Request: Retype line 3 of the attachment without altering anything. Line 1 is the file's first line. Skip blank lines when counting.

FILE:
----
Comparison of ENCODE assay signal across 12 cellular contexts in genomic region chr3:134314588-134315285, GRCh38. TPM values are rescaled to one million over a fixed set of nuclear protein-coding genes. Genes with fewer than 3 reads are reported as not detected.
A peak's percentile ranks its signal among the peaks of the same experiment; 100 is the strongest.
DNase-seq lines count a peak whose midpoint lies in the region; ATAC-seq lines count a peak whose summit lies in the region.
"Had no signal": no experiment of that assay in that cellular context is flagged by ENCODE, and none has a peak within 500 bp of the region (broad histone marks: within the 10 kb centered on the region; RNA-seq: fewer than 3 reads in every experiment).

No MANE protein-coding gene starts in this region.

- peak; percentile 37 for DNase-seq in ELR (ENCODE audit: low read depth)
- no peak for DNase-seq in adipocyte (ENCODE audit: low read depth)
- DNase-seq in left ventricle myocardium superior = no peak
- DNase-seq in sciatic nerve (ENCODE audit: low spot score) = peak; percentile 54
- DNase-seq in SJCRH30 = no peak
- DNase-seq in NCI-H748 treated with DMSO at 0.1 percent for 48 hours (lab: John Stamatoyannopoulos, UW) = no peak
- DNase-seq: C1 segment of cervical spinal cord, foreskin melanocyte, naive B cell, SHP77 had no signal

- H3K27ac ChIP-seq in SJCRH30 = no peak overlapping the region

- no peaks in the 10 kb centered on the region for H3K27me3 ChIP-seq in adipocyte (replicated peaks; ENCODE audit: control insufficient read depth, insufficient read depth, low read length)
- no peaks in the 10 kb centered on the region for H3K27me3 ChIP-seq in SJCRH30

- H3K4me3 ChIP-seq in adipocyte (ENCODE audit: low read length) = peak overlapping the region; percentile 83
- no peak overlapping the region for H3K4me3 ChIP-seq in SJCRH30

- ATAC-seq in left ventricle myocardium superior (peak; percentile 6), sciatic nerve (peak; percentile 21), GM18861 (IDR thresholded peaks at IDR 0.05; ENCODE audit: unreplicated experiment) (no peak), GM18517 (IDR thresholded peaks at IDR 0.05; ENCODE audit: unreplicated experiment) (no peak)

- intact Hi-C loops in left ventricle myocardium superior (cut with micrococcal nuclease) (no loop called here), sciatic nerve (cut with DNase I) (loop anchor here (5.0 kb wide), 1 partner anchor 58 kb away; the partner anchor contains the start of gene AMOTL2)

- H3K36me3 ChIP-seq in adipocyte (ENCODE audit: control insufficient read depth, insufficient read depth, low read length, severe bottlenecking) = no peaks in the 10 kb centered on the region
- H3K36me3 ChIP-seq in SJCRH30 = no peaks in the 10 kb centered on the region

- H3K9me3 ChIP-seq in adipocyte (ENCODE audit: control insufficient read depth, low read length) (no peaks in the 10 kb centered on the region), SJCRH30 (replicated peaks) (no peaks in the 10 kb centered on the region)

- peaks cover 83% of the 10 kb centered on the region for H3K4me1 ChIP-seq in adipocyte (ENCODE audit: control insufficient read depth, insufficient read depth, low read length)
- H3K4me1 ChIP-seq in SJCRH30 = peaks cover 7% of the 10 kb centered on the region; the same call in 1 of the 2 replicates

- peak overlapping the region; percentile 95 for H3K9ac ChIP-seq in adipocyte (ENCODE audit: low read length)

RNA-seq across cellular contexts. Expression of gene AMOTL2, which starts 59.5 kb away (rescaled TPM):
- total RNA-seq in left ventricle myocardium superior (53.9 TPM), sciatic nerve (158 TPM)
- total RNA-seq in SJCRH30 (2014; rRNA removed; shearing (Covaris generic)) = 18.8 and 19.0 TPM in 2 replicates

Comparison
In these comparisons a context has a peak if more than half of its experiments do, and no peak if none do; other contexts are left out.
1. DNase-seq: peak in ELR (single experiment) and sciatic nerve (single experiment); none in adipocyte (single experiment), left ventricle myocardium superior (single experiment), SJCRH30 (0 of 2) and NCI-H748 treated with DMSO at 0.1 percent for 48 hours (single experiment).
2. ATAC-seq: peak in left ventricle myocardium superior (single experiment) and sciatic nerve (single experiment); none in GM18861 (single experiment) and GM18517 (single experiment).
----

DNase-seq lines count a peak whose midpoint lies in the region; ATAC-seq lines count a peak whose summit lies in the region.